The wine is moved from one barrel to the other by gravity. Once the barrel’s bottom is reached, the workers carefully view, with a candle, the lees coming off the clear part of the wine. The fining is made traditionally, in barrels, with fresh egg whites, in order to refine the wine and to soften the tannins

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Inside information

The result of rigorous selection at each stage of production, in both the vineyard and the winery, this great, predominantly Cabernet Sauvignon wine is typical of the Saint-Estèphe appellation. Structured and tannic but with all the elegance and refinement of a Grand Cru Classé, with time it develops a delicate and complex bouquet.

The wines have considerable ageing potential and are exceptionally long-lived. Certain vintages (1921, 1929, 1982, 1990, 2009, 2016) are considered legendary. 

Matured for 18 months in 60% new oak barrels, the premium wine accounts on average for 55% of the estate’s total production.

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2 different wines with 88 vintages

Highlights

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Wine Moments

Here you can see wine moments from tastingbook users.    or    to see wine moments from your world.

 Dhruv Sawhney, Wine Lover (India)  tasted  1 wines  from  Château Montrose . In a tasting of  14 wines 

Vintage 1961 tasting with Mouton, Lafleur, Petrus, Latour, La Chapelle, Palmer etc.

16d 13h ago

 Doug Hill / Wine Importer, Pro (Canada)  tasted  1 wines  from  Château Montrose . In a tasting of  10 wines 

My TOP 10 Bordeaux 2016 vintage wines!

16d 23h ago

 Jeannie Cho Lee MW, Pro (China)  tasted  1 wines  from  Château Montrose . In a tasting of  13 wines 

My TOP Bordeaux from 2010 vintage / Deep ruby in colour, the Lafite has wonderful aromatics, with a gorgeous perfume of violets, cedar, cassis and blackberries. With its velvety tannins and layered, delicate flavours, there is a succulent juicy character to its fruit profile, accented with hints of violet. It is a gorgeous wine that is filled with delicate layers of flavours and at the same time is not heavy or dense. This is clearly a very successful vintage for Lafite in both style and intensity, producing a wine that will outlive the outstanding 2009. 100 points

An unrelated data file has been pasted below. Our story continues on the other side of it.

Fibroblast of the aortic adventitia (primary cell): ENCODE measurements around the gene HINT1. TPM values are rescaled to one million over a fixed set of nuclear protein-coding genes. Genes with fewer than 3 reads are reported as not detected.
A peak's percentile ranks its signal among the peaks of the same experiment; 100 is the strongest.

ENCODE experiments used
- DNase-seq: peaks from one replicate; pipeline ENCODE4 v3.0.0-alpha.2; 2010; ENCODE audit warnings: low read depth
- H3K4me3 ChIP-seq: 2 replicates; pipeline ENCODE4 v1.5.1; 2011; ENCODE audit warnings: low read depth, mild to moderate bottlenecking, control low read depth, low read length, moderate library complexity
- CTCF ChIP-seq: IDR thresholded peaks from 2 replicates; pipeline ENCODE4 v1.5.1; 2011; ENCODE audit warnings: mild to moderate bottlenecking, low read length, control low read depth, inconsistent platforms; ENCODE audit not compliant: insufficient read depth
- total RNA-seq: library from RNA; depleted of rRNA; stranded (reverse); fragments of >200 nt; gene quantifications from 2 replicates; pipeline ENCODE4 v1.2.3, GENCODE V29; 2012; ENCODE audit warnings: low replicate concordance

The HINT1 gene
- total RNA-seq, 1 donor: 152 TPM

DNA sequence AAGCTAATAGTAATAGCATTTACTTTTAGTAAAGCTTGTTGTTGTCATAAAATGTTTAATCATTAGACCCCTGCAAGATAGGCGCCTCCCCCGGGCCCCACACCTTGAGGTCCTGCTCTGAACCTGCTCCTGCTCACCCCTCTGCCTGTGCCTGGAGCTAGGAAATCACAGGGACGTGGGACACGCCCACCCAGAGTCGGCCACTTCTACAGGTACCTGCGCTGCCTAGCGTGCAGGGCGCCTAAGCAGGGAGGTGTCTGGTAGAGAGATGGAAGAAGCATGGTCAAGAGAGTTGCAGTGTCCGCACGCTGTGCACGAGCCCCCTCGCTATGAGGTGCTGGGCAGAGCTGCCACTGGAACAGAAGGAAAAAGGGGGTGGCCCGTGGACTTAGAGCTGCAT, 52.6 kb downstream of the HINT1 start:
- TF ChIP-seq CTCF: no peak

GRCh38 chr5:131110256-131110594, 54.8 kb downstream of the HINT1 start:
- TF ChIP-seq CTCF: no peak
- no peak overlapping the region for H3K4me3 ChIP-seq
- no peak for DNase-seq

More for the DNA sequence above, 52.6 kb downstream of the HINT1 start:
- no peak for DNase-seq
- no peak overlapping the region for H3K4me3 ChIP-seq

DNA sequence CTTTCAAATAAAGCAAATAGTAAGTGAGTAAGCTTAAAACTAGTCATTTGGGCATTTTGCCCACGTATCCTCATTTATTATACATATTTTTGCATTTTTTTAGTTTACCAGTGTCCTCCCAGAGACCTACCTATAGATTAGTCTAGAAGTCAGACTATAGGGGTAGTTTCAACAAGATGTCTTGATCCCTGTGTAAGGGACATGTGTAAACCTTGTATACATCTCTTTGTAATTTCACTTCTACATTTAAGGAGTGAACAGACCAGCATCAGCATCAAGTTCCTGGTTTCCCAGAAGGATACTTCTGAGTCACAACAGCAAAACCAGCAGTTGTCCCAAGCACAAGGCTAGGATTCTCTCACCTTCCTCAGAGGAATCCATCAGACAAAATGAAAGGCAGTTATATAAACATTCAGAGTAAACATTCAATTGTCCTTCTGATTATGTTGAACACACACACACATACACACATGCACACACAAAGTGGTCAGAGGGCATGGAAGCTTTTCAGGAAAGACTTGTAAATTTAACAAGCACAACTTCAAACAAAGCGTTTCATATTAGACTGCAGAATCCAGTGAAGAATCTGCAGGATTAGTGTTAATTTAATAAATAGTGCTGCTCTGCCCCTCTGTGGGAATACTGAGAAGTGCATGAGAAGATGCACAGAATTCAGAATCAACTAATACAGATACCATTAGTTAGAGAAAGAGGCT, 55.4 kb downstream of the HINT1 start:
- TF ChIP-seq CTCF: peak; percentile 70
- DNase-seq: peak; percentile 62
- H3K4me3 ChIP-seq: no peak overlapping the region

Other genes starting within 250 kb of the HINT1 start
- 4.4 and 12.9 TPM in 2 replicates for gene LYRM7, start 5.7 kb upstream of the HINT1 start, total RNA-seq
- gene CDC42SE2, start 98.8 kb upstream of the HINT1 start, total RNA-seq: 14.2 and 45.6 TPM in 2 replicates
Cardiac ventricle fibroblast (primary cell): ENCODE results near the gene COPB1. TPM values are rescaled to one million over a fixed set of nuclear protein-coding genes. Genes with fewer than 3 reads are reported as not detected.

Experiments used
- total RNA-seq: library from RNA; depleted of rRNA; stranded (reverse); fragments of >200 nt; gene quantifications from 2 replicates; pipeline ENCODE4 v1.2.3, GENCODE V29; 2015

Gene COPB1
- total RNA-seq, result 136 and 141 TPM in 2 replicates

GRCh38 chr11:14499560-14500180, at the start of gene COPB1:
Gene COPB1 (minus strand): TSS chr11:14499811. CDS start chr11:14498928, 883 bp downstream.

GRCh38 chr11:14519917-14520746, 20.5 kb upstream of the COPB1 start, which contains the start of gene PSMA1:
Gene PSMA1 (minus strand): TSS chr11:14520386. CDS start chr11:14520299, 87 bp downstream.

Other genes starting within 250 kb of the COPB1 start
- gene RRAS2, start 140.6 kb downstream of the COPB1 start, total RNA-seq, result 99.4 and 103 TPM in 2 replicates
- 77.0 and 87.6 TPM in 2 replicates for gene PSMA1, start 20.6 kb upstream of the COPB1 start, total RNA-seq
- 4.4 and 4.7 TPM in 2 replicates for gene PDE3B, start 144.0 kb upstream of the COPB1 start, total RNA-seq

1m 7d ago

 Omar Khan, Wine Writer (United States)  tasted  26 wines  from  Château Montrose . In a tasting of  28 wines 

Château Montrose 1895-2000  / Chateau Montrose 1990 / Carnality and a kind of wild, wanton grace distinguish this wine. For many in our tasting, it was one of the wines of the evening. You have cassis, leather and herbs on the nose, consorting with redcurrant and some tobacco. It opens with a lush, sweet opulence that has nice delineation, and still impressive tannic structure. You get layers of sweet fruit with an exotic spice mixture at and past the mid palate, and it flirted nicely with the stunning Macaronade. The finish is awash in concentration, a wine of palate enveloping dimensionality, to me just shy of the poise and tension I’m after in wines with the potential for greatness certainly evident here. 96 Points

2m 6d ago

 Izak Litwar / The most important Scandinavian Bordeaux Critic, Pro (Denmark)  tasted  1 wines  from  Château Montrose . In a tasting of  161 wines 

Bordeaux 2016 vintage!

2m 6d ago

 Andrew Caillard MW, Wine Writer (Australia)  tasted  1 wines  from  Château Montrose . In a tasting of  126 wines 

Every now and again one stumbles across a paradox that confounds the accepted natural order of things. The 2016 Bordeaux vintage was born out of a growing season that was near-catastrophe and near-perfection. After the Hesperian Dragon’s relentless torment, the Titan God Atlas had seemingly kept the sky aloft with the help of a Phoenix. Following five months of diabolical weather patterns, a warm to hot dry summer arrived in the nick of time, not only saving a vintage, but creating one of the most spectacular vintages in a lifetime.


 The sense of relief in Bordeaux must have been as thrilling as avoiding the bullet of Russian Roulette, or the adrenalin of surviving a base-jump. The razor’s edge has never been so exquisitely fine. While the end result is not always perfect, with the odd abrasions here and there, the overall quality of the 2016 Bordeaux vintage is remarkably consistent with many Chateaux making some of their best wines in 50 years. Typically, the wines have deep colours, pure fruit aromatics, generous saturated flavours, dense rich tannin structures and bell clear acidities. Precision, freshness, elegance, smoothness and “delicate opulence” are words that are being used by various Chateaux to describe their wines.